Content: recycle and reuse

Content: recycle and reuse

It’s readily acknowledged that the more content you produce, the more engagement you’ll drive. Maintaining a steady stream of content establishes your chambers as an authority in your specialist areas, solves problems for your audience and raises brand awareness.

But, none of us have a limitless list of ideas and endless time in which to write new content. So, recycle and reuse instead.

It isn’t cheating. In fact, it’s a good opportunity to put a fresh coat of paint on an old – but highly reliable – machine, and make sure new audiences see past content at more convenient times or places.

Here are some ideas of how to get started with recycling content:-

E-books and white papers
Larger content pieces such as these are robust enough to get you through a quarter before having to push out another one. If you’ve got a lengthy resource in this format, release it at the beginning of the quarter then use it to fuel the rest of your content strategy for those months.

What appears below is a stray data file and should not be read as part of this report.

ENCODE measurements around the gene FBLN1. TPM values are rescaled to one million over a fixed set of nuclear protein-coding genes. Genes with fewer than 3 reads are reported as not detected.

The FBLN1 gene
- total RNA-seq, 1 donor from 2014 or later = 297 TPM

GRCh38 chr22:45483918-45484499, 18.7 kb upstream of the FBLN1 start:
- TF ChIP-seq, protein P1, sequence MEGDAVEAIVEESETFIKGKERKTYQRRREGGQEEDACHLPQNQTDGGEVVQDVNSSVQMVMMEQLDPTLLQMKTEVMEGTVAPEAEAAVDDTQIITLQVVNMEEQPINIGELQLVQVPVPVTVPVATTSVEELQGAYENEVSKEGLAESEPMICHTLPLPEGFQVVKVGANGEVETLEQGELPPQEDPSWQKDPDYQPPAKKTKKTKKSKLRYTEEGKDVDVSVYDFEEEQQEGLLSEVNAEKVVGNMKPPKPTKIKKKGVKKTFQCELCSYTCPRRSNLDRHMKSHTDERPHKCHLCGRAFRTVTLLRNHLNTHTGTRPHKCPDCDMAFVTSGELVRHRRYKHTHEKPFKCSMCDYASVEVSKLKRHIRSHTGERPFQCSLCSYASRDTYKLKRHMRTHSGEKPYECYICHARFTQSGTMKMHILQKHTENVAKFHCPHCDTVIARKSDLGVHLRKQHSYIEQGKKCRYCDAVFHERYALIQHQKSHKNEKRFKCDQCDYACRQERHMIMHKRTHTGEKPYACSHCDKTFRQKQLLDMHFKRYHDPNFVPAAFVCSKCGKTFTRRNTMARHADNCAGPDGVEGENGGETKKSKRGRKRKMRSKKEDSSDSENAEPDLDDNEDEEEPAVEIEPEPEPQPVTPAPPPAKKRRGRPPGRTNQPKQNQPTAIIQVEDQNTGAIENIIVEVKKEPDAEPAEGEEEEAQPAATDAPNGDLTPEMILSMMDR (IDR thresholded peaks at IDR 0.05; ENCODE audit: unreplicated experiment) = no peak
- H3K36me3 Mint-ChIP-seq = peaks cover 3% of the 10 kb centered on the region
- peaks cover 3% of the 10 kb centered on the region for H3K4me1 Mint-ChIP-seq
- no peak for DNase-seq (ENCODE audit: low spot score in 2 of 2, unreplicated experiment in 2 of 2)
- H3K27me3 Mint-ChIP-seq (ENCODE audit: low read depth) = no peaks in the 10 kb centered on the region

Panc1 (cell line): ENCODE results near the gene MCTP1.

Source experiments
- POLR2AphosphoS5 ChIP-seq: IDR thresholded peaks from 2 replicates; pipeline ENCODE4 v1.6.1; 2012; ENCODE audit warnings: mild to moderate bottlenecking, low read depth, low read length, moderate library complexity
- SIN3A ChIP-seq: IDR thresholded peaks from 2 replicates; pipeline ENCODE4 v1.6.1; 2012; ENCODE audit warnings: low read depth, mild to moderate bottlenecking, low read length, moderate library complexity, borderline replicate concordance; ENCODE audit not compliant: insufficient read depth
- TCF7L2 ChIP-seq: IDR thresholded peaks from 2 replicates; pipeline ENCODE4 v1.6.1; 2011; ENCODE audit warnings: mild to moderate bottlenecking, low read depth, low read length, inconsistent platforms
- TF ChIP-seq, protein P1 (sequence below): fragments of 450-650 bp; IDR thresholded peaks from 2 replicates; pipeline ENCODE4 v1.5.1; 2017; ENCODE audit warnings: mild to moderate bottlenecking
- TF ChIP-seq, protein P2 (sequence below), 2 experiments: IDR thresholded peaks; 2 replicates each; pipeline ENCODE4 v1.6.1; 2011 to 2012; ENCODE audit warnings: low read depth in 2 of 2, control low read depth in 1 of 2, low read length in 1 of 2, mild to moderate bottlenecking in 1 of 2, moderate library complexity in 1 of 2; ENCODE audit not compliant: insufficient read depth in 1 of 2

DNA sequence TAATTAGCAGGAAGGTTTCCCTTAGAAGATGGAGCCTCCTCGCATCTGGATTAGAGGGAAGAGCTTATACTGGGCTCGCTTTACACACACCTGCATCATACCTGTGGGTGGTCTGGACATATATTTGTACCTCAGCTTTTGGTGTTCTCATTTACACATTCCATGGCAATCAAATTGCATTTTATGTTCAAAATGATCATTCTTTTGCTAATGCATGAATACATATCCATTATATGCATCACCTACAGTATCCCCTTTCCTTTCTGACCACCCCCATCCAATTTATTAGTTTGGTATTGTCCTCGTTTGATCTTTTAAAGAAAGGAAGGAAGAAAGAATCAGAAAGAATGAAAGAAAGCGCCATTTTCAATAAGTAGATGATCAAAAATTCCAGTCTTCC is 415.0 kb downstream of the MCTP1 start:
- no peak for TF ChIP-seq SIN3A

Pull segments, paragraphs or sections and repurpose them into shorter blog posts or emails. All you’ll need is a new headline, introduction and conclusion plus perhaps a few minor text alterations. Link these shorter content pieces to your e-book or white paper as a call to action.

Blog posts and emails
As an opposite tactic to that suggested above, instead of distributing your e-book or white paper at the beginning of the quarter and using it to write shorter content, do the reverse. Use your shorter content to write your longer content, and release the lengthier piece at the end of the quarter.

Pick out the posts or emails related to the larger topic umbrella, connect together like a puzzle and revise accordingly so the content flows smoothly.